When film-foax use the word "Felliniesque", they're likely alluding to the grotesquerie of Amacord or Satyricon, or the loaded symbolism of La Strada. But ask them to name the first Fellini film to pop into their head and they'll likely say this one or La Dolce Vita. 8½ (1963) may not touch neatly upon all of that great director's pet preoccupations, yet it is somehow the national anthem of Fellini.
Everything about it shouts Fellini. The title refers to the number of films the director had made (by his own count). The film's hero, Guido Anselmi (Marcello Mastroianni), is a famous Italian film director suffering from "director's block". He's working on a film that seems to be, well, 8½, which at least one character dismisses as autobiographical trivia.
In keeping with one of the director’s favourite tropes, the film unfolds like a series of circus acts. The Marxist writer scolds (Guido’s film “doesn’t have the advantage of the avant-garde films, although it has all of the drawbacks”). The muse (Claudia Cardinale) disappoints. The producer begs that the giant set he has paid for be used more. A besieged Guido ends up double- booking time at the spa with both his wife (Anouk Aimée) and mistress (Sandro Milo).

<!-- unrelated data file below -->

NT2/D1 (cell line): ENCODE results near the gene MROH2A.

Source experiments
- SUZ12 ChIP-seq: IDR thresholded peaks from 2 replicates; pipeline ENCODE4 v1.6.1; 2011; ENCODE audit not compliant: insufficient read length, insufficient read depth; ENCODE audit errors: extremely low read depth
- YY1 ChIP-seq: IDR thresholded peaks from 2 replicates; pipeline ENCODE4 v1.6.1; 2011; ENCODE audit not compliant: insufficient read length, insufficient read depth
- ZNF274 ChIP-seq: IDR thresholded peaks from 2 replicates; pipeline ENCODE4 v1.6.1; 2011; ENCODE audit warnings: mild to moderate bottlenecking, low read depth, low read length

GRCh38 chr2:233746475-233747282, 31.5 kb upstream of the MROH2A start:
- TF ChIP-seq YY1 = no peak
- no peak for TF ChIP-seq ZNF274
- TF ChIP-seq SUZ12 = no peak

Guido understandably escapes into reverie: there are memories of a farmhouse, of spying on a prostitute with other schoolboys, of corporal punishment at the hands of a priest.
Gianni Di Venanzo’s camera bobs and weaves (watch for the sneaky backtracks) and Nina Rota’s score adds to the sensation that we’re watching an extravagant piece of choreography. The motorway pile-up of images and disparate threads bonds us to Guido, who moves us not by any heroics, but because he is a chancer who feels like a tap on the shoulder is coming. And coming soon.
For a film purporting to be about not being able to make a film, 8½ is teeming with ideas about Catholicism and femininity. How can any woman live up to any billing in a society determined to polarise an entire gender into virgins and whores? Is there any escape from old- fashioned Catholic guilt?
It is a work that never fails to reward and surprise. It makes every muscle in your body contract and pulse with stress before allowing us to float off like Guido’s opening daydream.
As the flop musical Nine illustrates, it's not easy making frazzled look so effortless.